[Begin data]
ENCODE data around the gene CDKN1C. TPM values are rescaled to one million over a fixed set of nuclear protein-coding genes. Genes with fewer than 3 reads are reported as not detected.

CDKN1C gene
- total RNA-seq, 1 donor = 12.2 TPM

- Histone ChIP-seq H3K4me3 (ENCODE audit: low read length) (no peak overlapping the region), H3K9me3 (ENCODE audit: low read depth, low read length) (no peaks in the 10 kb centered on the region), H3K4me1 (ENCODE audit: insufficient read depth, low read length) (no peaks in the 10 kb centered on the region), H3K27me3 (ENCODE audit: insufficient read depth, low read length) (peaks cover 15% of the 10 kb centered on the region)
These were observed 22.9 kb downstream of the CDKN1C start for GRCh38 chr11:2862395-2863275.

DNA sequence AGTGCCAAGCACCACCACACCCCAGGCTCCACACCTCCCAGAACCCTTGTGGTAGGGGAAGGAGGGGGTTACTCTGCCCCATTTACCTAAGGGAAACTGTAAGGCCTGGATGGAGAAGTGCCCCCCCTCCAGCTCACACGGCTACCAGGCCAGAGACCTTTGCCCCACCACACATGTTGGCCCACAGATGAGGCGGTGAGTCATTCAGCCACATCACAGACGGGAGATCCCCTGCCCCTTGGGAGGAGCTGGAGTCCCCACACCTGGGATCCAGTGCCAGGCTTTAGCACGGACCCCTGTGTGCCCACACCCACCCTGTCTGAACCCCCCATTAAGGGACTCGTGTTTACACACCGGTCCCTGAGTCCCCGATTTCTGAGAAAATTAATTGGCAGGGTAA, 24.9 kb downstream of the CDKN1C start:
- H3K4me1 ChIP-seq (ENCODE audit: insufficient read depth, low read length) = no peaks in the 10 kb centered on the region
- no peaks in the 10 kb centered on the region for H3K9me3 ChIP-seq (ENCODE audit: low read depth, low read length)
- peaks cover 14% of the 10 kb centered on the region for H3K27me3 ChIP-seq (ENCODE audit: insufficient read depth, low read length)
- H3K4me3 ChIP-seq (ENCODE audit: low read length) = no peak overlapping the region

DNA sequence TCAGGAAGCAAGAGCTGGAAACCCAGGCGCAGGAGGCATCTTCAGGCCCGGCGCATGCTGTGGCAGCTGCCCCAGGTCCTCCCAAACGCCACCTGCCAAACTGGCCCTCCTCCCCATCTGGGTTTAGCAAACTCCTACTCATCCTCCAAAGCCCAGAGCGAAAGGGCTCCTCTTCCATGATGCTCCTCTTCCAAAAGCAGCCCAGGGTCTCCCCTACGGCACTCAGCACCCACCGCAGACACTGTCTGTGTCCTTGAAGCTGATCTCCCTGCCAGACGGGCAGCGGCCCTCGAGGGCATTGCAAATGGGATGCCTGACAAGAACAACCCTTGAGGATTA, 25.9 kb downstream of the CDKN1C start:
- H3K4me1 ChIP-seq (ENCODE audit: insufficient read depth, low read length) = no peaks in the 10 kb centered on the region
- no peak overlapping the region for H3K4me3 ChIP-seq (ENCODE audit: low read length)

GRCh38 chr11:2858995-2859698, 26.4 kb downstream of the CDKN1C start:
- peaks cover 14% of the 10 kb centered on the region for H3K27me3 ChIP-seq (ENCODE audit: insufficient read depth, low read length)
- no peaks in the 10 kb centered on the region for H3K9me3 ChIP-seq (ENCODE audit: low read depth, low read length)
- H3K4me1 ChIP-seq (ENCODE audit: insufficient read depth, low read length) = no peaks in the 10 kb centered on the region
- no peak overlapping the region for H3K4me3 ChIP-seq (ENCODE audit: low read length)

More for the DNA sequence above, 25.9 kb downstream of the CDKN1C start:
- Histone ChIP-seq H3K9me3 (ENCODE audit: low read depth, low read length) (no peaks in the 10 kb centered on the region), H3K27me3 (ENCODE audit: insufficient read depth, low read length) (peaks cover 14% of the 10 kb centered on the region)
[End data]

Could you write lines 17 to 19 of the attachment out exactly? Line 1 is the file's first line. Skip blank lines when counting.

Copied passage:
- H3K4me1 ChIP-seq (ENCODE audit: insufficient read depth, low read length) = no peaks in the 10 kb centered on the region
- no peak overlapping the region for H3K4me3 ChIP-seq (ENCODE audit: low read length)

More for the DNA sequence above, 25.9 kb downstream of the CDKN1C start: